It is important to note that most literature regarding concussion does not currently extend to children of younger ages, specifically those in middle school or younger. However, due to the high rate of concussion in this group, research to develop and validate post-concussion cognitive testing for younger children (ages 5-11 yr) has recently been supported by the U.S. Centers for Disease Control and Prevention (Gioia, G., personal communication, 2007). This effort had focused on modifying the existing computerized test battery (ImPACT), which has been shown to be a valid and reliable measure of post-concussion neurocognitive deficits in high school, collegiate, and professional athletes (23,24).
The pediatric version of ImPACT is presented in a video game format and will be available for more widespread use within the next 1-2 yr. Unfortunately, the current evaluation of younger children has been limited to observation by parents and physicians, as well as the self-report of symptoms by the child. Given the limited communication capabilities of younger children, determining whether they have experienced or are experiencing post-concussive sequelae can be a challenging task. We are hopeful that increasing attention will be directed to the creation and validation of new evaluation tools for this group over the next 5 yr.
Clearly there is a dearth of literature with regard to younger children and concussion, therefore, future directions of research should focus on developing methods of clinical assessment for younger children. Children now participate in youth sports as young as 3 yr old, and therefore one could assume that the risk for sustaining a concussion in sport-related activity is present for younger children at somewhat similar rates as adolescents. Guidelines and literature regarding management of concussion in adolescents has to be clinically adapted for children in a systemic way. More specifically, neurocognitive assessment tools continue to be needed, and the reliability and validity of the tasks need to be firmly established. Additionally, research in younger children should focus upon symptom presentations that may be specific to certain age groups and to understanding factors that might affect recovery in the younger age ranges.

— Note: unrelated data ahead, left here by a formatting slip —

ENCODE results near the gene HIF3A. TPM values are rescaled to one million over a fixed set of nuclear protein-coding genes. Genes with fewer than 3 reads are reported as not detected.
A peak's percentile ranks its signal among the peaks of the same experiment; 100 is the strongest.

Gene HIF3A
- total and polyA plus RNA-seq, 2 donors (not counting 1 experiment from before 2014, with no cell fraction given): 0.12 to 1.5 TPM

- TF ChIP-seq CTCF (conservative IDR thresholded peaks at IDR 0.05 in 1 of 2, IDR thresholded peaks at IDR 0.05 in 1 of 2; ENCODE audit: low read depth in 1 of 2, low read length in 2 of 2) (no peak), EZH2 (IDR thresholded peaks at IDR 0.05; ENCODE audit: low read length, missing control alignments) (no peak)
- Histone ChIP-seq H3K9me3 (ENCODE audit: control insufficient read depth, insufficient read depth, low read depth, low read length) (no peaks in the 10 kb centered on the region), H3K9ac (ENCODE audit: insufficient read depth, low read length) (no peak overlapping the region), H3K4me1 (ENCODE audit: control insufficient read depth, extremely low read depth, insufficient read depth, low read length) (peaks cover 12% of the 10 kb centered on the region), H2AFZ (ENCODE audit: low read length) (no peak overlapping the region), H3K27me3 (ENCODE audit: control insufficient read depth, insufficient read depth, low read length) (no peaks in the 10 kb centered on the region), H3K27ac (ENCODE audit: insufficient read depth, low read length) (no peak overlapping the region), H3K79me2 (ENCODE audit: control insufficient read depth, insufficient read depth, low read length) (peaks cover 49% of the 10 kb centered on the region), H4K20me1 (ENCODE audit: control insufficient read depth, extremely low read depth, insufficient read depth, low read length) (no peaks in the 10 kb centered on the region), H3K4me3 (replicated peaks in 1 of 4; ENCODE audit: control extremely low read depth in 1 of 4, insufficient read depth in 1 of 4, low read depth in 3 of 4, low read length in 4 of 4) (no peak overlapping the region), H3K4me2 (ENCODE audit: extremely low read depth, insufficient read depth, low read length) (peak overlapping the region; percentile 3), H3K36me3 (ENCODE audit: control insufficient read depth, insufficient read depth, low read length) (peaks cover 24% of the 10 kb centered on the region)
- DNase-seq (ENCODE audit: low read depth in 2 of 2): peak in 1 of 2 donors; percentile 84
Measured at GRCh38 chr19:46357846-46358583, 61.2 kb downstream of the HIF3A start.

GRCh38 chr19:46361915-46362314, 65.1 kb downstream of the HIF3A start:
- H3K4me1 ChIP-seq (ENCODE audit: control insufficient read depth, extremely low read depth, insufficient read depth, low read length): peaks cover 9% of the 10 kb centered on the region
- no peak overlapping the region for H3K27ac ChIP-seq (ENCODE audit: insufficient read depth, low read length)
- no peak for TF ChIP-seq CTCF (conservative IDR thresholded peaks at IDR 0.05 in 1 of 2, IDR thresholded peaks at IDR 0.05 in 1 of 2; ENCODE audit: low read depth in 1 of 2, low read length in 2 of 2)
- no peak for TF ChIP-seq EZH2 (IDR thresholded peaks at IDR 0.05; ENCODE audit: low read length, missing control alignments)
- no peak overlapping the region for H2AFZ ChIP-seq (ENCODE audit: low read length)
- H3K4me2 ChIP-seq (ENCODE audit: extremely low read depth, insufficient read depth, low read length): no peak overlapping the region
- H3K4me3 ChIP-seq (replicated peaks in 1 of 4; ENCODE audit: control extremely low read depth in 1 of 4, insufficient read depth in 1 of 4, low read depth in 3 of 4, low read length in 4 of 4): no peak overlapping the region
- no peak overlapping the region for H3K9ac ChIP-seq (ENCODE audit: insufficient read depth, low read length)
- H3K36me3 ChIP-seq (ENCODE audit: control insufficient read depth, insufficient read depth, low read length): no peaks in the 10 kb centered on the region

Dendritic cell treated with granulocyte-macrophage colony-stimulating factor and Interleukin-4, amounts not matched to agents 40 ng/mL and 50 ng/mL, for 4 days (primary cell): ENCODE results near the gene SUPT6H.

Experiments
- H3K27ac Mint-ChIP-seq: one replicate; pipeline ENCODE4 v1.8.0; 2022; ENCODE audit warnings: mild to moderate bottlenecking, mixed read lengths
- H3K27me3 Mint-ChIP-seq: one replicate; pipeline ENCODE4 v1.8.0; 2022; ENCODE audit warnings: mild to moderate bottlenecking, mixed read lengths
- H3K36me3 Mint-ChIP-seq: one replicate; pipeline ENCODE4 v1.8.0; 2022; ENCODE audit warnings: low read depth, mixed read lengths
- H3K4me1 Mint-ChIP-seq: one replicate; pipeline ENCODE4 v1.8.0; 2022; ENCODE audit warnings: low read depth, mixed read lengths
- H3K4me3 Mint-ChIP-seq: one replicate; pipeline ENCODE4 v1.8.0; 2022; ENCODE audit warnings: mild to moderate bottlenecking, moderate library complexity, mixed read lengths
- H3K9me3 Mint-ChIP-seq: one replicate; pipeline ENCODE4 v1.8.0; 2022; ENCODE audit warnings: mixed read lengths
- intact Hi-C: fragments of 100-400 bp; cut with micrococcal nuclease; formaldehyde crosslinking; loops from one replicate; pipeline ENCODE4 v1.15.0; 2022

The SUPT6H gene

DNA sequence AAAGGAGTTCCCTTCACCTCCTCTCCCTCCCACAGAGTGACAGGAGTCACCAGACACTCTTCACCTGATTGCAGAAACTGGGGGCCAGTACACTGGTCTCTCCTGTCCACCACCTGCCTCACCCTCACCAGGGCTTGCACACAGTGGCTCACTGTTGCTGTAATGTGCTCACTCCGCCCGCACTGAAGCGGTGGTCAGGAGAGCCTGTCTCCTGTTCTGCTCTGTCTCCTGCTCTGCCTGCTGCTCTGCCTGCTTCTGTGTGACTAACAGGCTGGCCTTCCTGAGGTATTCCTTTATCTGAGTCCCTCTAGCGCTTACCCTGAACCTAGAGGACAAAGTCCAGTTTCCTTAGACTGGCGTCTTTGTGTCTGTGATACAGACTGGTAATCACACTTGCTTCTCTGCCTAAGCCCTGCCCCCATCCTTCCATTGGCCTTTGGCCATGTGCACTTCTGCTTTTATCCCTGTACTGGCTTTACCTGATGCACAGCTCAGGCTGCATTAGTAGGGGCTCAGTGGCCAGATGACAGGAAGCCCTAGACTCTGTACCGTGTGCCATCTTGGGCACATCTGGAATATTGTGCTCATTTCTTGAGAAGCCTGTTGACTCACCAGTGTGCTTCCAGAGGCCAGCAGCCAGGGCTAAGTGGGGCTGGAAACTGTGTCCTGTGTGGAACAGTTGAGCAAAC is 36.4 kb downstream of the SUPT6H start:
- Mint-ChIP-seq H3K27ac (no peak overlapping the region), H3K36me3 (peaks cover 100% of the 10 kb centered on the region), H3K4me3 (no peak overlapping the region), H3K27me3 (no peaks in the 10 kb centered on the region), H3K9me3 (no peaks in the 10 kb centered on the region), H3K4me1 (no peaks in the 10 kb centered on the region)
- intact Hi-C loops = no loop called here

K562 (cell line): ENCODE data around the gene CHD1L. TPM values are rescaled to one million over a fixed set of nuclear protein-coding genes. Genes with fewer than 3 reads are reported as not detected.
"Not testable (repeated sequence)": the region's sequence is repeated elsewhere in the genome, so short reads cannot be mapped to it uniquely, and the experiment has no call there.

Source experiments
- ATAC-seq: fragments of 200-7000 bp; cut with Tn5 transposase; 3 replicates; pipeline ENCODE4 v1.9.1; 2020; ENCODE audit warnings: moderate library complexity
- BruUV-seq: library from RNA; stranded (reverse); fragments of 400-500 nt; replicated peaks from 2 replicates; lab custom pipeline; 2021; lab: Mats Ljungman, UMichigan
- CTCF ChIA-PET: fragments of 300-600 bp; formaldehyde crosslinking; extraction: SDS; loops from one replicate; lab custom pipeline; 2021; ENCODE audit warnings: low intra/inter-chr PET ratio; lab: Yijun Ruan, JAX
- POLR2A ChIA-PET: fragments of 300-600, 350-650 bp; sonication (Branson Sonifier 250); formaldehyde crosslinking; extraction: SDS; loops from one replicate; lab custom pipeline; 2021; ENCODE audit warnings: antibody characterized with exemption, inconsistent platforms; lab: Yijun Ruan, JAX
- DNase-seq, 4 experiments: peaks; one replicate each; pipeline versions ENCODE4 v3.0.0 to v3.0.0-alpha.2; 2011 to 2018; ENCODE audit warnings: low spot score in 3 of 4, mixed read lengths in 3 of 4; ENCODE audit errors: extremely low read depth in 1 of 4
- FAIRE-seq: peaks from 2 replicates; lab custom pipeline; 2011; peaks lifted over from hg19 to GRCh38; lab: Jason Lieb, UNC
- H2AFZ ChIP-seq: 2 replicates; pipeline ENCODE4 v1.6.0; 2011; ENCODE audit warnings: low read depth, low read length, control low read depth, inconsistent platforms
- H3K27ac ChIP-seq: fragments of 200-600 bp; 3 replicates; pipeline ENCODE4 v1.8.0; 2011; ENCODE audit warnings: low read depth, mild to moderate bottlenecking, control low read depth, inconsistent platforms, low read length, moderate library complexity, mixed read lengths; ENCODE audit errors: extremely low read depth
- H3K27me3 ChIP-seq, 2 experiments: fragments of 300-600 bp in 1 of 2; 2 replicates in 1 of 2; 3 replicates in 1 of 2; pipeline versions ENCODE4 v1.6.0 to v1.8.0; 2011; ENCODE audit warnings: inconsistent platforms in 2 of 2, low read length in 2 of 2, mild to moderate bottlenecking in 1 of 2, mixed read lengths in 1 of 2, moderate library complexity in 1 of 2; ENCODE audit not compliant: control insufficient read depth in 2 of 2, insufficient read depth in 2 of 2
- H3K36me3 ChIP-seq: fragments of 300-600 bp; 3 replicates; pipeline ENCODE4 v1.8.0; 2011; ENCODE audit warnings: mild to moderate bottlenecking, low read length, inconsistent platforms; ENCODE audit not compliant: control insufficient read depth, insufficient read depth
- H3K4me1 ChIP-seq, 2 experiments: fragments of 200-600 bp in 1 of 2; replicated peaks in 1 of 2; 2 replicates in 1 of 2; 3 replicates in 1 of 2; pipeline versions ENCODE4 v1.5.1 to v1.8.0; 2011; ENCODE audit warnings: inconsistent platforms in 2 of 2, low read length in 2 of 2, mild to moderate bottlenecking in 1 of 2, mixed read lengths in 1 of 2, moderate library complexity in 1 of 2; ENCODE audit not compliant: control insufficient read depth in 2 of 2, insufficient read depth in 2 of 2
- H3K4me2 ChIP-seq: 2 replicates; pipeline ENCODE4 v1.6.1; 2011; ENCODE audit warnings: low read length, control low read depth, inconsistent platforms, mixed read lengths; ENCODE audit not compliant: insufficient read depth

Literature on adolescent athletes is more available, but is still relatively limited. While history of concussion has been shown to have an affect on symptom presentation at baseline and post-concussion and also on post-concussion neurocognitive testing, it is unclear at what point a concussed athlete is considered more vulnerable to injury (16). Information regarding vulnerability in high school athletes (and children) would be integral to return to play decisions. Similarly, research to date has not investigated familial factors that may play a role in vulnerability and recovery time. Familial factors include family history of headaches, and neurological disorders, among others, but there also may be genetic factors that affect vulnerability to and recovery from concussion.
In recent years, concussion in younger athletes has received some initial attention both in the lay press and within the sports medicine community. However, to date, athletes below the high school level have not been studied extensively, and there is much that we do not understand regarding specific risk factors, expected recovery patterns, and the long-term consequences of injury. While some limited research is available regarding this injury in adolescents, many more topic areas have yet to be explored. Participation in sports in the younger age ranges has increased significantly over the past decade and promises to continue to gain in popularity in the coming years. We are therefore hopeful that research with this group will continue to expand to meet the challenge of shaping clinical care in the younger athlete.